1856 - 1899 India, Abyssinia and Rhodesia
1857 - Indian Mutiny
1867 - Abyssinia
1868 - Magdala
1872 - The 33rd and 76th Regiments are linked
Between the conclusion of the Crimea War in 1856 and the end of the century the British Army was constantly engaged in various parts of the world, including India, Afghanistan, China, Abyssinia, West Africa, Egypt, Sudan, Burma and South Africa. More often than not these small wars started with a surprise attack by natives in overwhelming numbers, which usually led to the defeat or withdrawal of the British forces. In due course a field or expeditionary force would be assembled, followed soon afterwards by a crushing defeat of the enemy, the critical battle being of short and sharp duration.
The Indian Mutiny: 1857 -1858
In May 1857 mutiny broke out in the Indian Army just when the 33rd had arrived in Mauritius from England. However, after only the briefest of stays it was sent to India. There the Regiment was constantly on the move on the east coast, to the north and south of Bombay, operating in small and sometimes isolated detachments. After the mutiny had been quelled a campaign medal was issued, but the 33rd, despite the arduous nature of its duties, did not qualify since in those days at least half of the regiment had to be engaged together to be eligible. For the same reason the Regiment did not qualify for a Battle Honour, though the other regiments of Sir Hugh Rose's Central India Field Force, whose flanks the Regiment had protected, were awarded the honour of 'Central India'.
Abyssinia: 1867 - 1868
The 33rd remained in India until 1867. In that year a punative expeditionary force was formed to rescue two British Government representatives and several European missionaries who had been imprisoned by King Theodore, the half insane ruler of Abyssinia (now Ethiopia), in an attempt to procure modern weapons and artillery. 12,000 British and Indian troops had to be moved the 380 miles from the Red Sea coast to Magdala, King Theodore's capital. The task was achieved with great efficiency and on 13th April 1868 Magdala was stormed and King Theodore shot himself, with a pistol previously presented to him by Queen Victoria. The 33rd led the attack and in the process received two VC's. The Regiment was also granted the Battle Honour 'Abyssinia' and awarded a campaign medal. Magdala was the last occasion the 33rd carried Colours into action. It has been described as one of the most expensive and remarkable expeditions in the 19th century.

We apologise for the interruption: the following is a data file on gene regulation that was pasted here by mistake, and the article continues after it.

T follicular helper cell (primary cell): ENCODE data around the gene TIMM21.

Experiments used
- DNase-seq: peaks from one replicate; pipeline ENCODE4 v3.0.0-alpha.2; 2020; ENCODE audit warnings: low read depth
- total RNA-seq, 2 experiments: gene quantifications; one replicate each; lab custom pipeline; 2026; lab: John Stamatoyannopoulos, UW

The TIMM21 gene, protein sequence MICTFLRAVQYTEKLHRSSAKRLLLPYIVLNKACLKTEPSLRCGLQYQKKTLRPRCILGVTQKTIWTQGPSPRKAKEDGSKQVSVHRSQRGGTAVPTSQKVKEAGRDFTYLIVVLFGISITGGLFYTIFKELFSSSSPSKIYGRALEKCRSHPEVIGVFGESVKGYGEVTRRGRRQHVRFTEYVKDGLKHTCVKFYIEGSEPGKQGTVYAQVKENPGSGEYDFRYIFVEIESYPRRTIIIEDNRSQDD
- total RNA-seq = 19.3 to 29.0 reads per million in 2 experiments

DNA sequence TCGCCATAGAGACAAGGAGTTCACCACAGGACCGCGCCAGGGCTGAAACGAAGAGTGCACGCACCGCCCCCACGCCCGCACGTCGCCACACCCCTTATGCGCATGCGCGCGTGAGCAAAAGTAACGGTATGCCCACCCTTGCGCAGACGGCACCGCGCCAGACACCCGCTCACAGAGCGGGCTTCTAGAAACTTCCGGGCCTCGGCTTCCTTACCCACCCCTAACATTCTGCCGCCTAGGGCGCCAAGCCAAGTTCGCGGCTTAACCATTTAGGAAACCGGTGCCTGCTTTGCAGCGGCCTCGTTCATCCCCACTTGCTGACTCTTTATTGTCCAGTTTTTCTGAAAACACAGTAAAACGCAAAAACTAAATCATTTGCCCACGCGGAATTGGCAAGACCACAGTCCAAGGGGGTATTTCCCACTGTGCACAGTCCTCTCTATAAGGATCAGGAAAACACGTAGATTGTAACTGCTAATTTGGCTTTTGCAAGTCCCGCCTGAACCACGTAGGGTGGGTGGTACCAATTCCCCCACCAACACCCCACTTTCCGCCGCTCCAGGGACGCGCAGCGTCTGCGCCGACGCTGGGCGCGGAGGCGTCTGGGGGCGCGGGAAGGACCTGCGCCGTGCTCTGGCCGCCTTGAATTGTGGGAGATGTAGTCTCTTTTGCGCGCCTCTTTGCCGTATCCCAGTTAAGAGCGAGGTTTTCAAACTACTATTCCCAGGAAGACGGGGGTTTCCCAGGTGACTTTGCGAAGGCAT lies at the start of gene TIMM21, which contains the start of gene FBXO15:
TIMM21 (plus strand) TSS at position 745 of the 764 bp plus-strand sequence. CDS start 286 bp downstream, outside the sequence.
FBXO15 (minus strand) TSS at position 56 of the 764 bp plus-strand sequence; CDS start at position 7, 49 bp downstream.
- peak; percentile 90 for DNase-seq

The Cardwell Reforms
From 1868 onwards, following Mr Cardwel’s appointment as Secretary of State for War, a number of far reaching changes were made to the organisation and administration of the army. For infantry regiments the most important was the decision, made in 1881, to link all regular regiments together in pairs. This brought about the creation of The Duke of Wellington's Regiment in which the 33rd and 76th became, respectively, the 1st and 2nd Battalions. In addition the two battalions of the 6th West Yorkshire Militia became the 3rd and 4th Battalions. At the same time the three West Riding Volunteer battalions became linked with the Regiment.
Rhodesia 1896 (The Mashonaland Field Force)
In June 1896 the natives of Mashonaland rebelled and, operating over a large area, killed more than 120 white settlers. A small field force was quickly assembled comprising little over 500 men, of which 150 came from the 2nd Battalion, then stationed in Natal. In one battle the force inflicted over 200 casualties for the loss of three killed and four wounded - a typical example of the retribution inflicted in small wars. By November 1896 the campaign was all over. However, the next war in Southern Africa was to be of a very different nature.
Uniforms of the 76th 1856-1867